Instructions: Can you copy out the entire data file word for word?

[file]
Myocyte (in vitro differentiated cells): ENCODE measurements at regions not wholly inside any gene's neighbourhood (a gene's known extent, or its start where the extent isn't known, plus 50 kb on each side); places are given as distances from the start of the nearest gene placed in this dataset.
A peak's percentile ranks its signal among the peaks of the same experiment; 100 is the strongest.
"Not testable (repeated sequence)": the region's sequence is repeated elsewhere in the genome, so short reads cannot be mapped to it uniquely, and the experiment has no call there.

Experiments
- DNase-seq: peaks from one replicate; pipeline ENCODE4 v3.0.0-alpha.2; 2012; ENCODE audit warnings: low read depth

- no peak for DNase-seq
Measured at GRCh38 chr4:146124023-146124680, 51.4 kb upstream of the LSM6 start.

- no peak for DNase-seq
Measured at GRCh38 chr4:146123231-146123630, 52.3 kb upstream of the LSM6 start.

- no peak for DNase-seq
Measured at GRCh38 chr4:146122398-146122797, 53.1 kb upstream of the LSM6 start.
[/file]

Myocyte (in vitro differentiated cells): ENCODE measurements at regions not wholly inside any gene's neighbourhood (a gene's known extent, or its start where the extent isn't known, plus 50 kb on each side); places are given as distances from the start of the nearest gene placed in this dataset.
A peak's percentile ranks its signal among the peaks of the same experiment; 100 is the strongest.
"Not testable (repeated sequence)": the region's sequence is repeated elsewhere in the genome, so short reads cannot be mapped to it uniquely, and the experiment has no call there.

Experiments
- DNase-seq: peaks from one replicate; pipeline ENCODE4 v3.0.0-alpha.2; 2012; ENCODE audit warnings: low read depth

- no peak for DNase-seq
Measured at GRCh38 chr4:146124023-146124680, 51.4 kb upstream of the LSM6 start.

- no peak for DNase-seq
Measured at GRCh38 chr4:146123231-146123630, 52.3 kb upstream of the LSM6 start.

- no peak for DNase-seq
Measured at GRCh38 chr4:146122398-146122797, 53.1 kb upstream of the LSM6 start.